Virtually every week there is news of the government involved in a new legal process to see whether our nation’s technology and telecommunications industry is doing something that is anti-competitive or not in the public interest.
Regardless of who is or isn’t sinning, the victim of this struggle must not be the freedom to be innovative. It is becoming clear that the greatest threat to American ingenuity is the heavy hand of government. Whether by oppressive regulation or excessive taxation, government is more likely to stifle and smother new initiatives than any other force.
Three controversies, each slightly different, should command the attention of everyone who really believes in the benefits of competition, consumer choice and innovation. In each, government is attempting to retain its control over the marketplace or establish a new regulatory foothold. And in each, proponents of government regulatory authority are wrong. Their efforts threaten U.S. technological leadership and would diminish consumer choice and open competition.
The stated goal of the Telecommunications Act of 1996 was to create an open, competitive telecommunications marketplace that allowed maximum innovation through expanded consumer choice and added infrastructure investment.
Two years later, the fruits of competition are still denied consumers because the old regulatory ways refuse to die. Government bureaucrats at the Department of Justice and the Federal Communications Commission are doing what comes naturally: using the act as a diagram for developing massive sets of new rules to micromanage the development of competition. Despite this explosion of regulation, the FCC has still failed to provide specific rules where they are really needed.
The second threat to innovation involves federal attempts to regulate the emerging area of information services, such as E-mail, voice mail and the Internet. In the Telecommunications Act of 1996, Congress declared its intent “to preserve the vibrant and competitive free market that presently exists for the Internet and other interactive computer services, unfettered by federal or state regulation.” Yet today the administration is urging the FCC to regulate those same services under the universal service provisions of this “deregulatory” act.
Congress was exactly right to mandate that the Internet not be regulated. Many of my colleagues and I are fighting to keep the Internet from regulation and taxation.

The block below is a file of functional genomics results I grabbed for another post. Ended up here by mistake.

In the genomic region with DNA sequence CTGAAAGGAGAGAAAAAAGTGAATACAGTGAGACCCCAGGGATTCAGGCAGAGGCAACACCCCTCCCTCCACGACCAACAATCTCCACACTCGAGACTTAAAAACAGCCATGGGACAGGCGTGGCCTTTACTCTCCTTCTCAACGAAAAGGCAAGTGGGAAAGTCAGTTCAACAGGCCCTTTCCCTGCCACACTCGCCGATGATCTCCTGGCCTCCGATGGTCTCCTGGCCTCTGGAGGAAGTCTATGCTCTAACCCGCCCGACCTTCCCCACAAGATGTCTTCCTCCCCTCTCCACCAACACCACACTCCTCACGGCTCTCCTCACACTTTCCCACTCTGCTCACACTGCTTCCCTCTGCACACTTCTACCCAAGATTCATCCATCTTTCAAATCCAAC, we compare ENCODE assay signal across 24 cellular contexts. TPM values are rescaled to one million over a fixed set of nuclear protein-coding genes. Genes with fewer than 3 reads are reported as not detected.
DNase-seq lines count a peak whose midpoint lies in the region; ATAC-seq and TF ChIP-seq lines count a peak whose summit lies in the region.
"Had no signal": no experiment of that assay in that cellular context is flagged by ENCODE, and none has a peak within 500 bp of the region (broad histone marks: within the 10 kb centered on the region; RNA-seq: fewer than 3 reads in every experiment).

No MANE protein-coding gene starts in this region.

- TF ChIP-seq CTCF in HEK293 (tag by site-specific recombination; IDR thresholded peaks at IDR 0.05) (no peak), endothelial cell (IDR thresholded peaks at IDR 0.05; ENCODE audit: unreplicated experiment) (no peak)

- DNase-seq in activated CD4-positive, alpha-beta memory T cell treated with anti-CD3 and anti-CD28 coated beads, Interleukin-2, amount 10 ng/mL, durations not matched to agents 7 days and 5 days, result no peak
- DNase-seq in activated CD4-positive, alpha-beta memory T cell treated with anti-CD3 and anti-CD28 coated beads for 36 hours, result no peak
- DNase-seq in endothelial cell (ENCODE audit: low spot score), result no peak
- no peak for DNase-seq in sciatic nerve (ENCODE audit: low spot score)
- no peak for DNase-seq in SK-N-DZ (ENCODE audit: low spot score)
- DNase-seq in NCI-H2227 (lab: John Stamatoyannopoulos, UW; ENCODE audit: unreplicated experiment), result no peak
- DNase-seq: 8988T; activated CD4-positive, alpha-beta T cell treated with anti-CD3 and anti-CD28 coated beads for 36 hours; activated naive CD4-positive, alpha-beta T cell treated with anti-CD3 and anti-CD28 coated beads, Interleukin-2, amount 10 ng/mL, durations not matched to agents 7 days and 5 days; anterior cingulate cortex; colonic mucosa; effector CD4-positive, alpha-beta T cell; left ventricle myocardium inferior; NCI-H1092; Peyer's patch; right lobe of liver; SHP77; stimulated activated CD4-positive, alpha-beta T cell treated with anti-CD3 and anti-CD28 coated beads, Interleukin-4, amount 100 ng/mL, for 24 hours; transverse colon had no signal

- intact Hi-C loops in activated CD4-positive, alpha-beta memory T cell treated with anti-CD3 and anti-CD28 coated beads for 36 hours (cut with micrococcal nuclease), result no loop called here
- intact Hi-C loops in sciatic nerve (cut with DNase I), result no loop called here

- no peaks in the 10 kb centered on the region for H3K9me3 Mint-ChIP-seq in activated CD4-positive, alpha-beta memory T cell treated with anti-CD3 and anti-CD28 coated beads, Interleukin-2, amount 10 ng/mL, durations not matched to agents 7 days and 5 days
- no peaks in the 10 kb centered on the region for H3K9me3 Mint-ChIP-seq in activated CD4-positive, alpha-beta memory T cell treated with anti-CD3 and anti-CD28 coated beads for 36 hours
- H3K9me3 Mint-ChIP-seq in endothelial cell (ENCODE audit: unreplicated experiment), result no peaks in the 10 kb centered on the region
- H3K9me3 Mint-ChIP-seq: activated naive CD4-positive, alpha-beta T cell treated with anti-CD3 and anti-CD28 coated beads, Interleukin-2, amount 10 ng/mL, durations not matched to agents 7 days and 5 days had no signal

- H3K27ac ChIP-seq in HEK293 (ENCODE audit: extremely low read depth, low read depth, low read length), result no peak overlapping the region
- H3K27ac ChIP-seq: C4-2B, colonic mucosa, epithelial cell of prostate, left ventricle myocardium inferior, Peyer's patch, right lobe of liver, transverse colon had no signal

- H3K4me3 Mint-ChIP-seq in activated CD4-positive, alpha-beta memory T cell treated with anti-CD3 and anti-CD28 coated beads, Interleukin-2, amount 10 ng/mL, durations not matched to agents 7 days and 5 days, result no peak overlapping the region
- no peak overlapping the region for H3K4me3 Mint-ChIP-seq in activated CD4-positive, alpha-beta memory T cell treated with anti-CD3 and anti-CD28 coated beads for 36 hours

The third example, again an attempt to expand federal regulatory authority into new areas, comes under the guise of antitrust enforcement. The Justice Department is claiming the right to control Microsoft’s process for updating and expanding its Windows operating system.
About 90% of the personal computers in the world are shipped with Microsoft’s Windows 95 operating system. With such an enormous market share, Microsoft certainly has the ability to engage in anti-competitive behavior. Therefore the government must ensure that Microsoft complies with a 1995 consent decree that prohibits the company from tying together the licenses of two separate products. However, last month a federal appeals court found that Microsoft did not violate the consent decree, as charged by the government. The court reaffirmed the industry’s right to integrate new technology into its products. Any more involvement by the government in the future development of the software industry could lead to unintended and harmful consequences.
Freedom to innovate has made our technology industries the envy of the world and the driving force behind America’s economic renaissance of the last decade. Giving the government regulatory control over the Internet, whether under the excuse of aiding universal telephone service or disguised as “trustbusting,” would hurt consumers, competition and America’s technology leadership. U.S. companies have a 75% share of the global software market. The Japanese technology industry, on the other hand, has indeed suffered because of excessive government intervention.
Congress has begun to deregulate industries such as telecommunications because doing so encourages breakthroughs and benefits consumers. It only works, however, if the FCC and other bureaucracies follow congressional policy and take government’s heavy paws off the creative energies of America’s innovators.